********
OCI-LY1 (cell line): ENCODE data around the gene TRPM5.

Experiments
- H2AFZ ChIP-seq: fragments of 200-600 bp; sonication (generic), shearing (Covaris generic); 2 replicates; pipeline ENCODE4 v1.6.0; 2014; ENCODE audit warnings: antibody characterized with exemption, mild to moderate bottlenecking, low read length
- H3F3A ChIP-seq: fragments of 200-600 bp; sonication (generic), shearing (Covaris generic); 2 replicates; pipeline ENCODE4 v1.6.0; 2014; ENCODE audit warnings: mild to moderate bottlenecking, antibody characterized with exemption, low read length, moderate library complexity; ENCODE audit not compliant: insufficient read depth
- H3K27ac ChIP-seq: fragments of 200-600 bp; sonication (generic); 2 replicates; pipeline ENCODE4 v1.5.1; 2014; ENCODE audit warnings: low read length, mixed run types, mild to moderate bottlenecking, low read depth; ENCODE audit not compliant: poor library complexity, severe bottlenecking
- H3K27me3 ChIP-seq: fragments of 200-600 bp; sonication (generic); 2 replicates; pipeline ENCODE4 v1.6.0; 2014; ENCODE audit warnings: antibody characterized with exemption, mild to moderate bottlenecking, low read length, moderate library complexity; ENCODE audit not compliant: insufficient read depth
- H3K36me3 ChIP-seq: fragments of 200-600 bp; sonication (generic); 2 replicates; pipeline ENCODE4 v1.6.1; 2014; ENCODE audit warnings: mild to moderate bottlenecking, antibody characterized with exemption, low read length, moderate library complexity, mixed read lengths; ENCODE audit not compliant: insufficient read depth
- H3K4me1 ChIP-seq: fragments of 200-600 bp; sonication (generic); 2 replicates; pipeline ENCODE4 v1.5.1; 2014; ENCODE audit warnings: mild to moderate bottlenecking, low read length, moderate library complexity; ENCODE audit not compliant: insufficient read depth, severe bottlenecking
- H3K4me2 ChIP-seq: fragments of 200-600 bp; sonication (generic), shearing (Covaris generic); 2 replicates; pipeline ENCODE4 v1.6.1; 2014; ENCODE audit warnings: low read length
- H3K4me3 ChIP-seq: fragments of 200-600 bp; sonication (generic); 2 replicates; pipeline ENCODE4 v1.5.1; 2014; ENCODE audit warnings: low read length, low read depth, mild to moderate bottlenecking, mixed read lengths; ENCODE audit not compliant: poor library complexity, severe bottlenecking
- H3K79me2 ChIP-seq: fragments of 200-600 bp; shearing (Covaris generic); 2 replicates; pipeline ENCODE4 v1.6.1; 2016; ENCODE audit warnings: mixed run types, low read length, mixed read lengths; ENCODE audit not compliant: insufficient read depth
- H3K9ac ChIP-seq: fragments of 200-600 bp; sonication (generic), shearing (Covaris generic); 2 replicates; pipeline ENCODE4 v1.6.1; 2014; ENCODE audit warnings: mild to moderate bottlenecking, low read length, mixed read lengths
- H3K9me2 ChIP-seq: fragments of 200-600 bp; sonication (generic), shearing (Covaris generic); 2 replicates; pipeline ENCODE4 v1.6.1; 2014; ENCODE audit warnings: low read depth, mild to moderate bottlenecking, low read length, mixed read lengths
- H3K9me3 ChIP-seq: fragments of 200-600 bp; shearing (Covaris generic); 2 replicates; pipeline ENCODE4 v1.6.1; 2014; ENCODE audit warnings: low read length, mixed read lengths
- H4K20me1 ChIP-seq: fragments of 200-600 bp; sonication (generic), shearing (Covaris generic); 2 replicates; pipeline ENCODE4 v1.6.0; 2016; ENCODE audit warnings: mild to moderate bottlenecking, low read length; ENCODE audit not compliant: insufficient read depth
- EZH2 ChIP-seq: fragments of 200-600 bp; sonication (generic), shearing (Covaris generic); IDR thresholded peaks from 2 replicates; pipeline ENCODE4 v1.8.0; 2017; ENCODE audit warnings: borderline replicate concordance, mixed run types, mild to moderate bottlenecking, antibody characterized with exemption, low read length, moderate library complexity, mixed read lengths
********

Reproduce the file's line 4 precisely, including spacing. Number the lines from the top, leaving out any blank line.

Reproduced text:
- H3F3A ChIP-seq: fragments of 200-600 bp; sonication (generic), shearing (Covaris generic); 2 replicates; pipeline ENCODE4 v1.6.0; 2014; ENCODE audit warnings: mild to moderate bottlenecking, antibody characterized with exemption, low read length, moderate library complexity; ENCODE audit not compliant: insufficient read depth